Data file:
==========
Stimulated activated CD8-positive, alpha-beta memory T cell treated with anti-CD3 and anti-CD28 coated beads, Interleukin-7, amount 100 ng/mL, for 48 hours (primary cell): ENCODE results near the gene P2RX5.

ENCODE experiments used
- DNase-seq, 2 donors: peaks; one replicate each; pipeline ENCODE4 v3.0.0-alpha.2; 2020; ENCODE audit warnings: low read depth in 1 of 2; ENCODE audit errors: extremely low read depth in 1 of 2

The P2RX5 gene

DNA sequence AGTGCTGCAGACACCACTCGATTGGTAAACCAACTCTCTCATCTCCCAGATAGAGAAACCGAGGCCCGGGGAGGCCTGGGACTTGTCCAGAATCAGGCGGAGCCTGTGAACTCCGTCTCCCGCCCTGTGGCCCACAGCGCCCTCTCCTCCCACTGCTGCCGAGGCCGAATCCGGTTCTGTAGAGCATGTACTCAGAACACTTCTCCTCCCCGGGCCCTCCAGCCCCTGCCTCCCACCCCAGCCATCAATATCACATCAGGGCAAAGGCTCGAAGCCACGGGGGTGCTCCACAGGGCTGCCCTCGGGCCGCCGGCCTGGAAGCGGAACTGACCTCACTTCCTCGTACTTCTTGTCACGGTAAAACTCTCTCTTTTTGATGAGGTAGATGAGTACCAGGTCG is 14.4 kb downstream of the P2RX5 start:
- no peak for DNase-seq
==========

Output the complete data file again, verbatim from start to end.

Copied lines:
Stimulated activated CD8-positive, alpha-beta memory T cell treated with anti-CD3 and anti-CD28 coated beads, Interleukin-7, amount 100 ng/mL, for 48 hours (primary cell): ENCODE results near the gene P2RX5.

ENCODE experiments used
- DNase-seq, 2 donors: peaks; one replicate each; pipeline ENCODE4 v3.0.0-alpha.2; 2020; ENCODE audit warnings: low read depth in 1 of 2; ENCODE audit errors: extremely low read depth in 1 of 2

The P2RX5 gene

DNA sequence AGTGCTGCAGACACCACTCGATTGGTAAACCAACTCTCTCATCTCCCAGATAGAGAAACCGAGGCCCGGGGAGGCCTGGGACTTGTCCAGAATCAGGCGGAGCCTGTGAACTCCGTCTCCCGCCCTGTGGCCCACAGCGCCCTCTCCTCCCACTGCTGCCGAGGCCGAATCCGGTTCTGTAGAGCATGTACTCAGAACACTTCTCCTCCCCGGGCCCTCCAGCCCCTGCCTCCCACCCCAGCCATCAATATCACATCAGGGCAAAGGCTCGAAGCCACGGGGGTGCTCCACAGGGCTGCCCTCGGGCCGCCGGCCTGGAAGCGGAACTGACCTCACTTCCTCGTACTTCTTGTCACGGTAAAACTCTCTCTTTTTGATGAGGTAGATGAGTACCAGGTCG is 14.4 kb downstream of the P2RX5 start:
- no peak for DNase-seq